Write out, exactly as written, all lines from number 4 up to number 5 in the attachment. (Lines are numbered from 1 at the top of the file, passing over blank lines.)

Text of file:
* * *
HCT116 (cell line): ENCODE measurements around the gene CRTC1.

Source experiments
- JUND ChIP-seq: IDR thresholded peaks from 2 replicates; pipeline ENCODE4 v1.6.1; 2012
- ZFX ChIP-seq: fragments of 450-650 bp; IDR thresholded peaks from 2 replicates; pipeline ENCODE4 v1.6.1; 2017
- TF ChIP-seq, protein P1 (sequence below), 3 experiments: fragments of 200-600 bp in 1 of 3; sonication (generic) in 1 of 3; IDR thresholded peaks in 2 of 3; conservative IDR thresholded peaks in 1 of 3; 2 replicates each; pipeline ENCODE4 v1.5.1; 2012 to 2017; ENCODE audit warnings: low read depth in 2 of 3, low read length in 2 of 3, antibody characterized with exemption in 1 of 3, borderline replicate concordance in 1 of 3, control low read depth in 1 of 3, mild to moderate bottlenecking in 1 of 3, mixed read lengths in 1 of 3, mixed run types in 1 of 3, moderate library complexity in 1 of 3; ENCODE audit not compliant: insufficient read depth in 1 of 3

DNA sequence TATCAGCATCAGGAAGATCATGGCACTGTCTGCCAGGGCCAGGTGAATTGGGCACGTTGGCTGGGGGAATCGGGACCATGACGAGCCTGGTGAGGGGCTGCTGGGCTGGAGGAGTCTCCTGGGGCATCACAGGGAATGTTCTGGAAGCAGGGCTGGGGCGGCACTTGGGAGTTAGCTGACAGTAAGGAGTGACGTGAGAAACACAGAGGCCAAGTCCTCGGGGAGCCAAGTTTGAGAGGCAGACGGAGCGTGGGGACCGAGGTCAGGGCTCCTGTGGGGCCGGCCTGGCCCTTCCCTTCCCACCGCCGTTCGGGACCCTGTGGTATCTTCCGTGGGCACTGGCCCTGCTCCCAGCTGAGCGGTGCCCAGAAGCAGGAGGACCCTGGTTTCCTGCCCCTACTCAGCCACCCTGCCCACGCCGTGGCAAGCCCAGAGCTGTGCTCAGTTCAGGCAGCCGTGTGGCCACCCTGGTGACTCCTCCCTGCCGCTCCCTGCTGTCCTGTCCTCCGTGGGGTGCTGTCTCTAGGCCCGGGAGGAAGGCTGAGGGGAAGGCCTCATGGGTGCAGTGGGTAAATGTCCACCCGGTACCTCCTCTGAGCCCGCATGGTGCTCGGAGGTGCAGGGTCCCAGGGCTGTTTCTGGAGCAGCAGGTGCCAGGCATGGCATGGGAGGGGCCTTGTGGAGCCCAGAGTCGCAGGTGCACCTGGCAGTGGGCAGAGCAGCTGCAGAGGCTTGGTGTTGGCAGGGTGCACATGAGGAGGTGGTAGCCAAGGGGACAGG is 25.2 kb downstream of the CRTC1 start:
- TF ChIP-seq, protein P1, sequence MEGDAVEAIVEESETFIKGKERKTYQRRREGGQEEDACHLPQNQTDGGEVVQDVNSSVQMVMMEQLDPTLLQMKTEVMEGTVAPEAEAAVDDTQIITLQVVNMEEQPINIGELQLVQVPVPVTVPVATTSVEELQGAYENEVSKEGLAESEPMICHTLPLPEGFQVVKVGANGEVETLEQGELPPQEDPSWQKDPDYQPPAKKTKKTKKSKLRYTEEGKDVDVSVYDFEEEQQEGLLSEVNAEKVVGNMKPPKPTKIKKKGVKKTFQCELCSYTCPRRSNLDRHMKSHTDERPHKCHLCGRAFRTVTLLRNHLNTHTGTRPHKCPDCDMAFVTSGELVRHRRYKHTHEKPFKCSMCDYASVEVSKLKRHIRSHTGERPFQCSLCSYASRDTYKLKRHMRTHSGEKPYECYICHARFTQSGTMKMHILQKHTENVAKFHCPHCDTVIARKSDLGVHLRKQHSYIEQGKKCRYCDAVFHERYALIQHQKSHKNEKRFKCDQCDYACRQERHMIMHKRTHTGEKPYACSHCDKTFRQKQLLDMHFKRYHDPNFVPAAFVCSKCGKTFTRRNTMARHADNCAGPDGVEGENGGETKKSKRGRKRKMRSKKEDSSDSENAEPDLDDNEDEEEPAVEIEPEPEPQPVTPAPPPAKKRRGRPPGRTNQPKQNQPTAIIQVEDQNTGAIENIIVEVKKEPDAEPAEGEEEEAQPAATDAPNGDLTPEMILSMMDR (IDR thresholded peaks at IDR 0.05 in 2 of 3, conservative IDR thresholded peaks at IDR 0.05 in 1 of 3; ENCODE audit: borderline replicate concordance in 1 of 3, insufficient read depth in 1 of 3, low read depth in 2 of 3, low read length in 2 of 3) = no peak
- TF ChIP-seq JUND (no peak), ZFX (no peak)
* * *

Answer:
- ZFX ChIP-seq: fragments of 450-650 bp; IDR thresholded peaks from 2 replicates; pipeline ENCODE4 v1.6.1; 2017
- TF ChIP-seq, protein P1 (sequence below), 3 experiments: fragments of 200-600 bp in 1 of 3; sonication (generic) in 1 of 3; IDR thresholded peaks in 2 of 3; conservative IDR thresholded peaks in 1 of 3; 2 replicates each; pipeline ENCODE4 v1.5.1; 2012 to 2017; ENCODE audit warnings: low read depth in 2 of 3, low read length in 2 of 3, antibody characterized with exemption in 1 of 3, borderline replicate concordance in 1 of 3, control low read depth in 1 of 3, mild to moderate bottlenecking in 1 of 3, mixed read lengths in 1 of 3, mixed run types in 1 of 3, moderate library complexity in 1 of 3; ENCODE audit not compliant: insufficient read depth in 1 of 3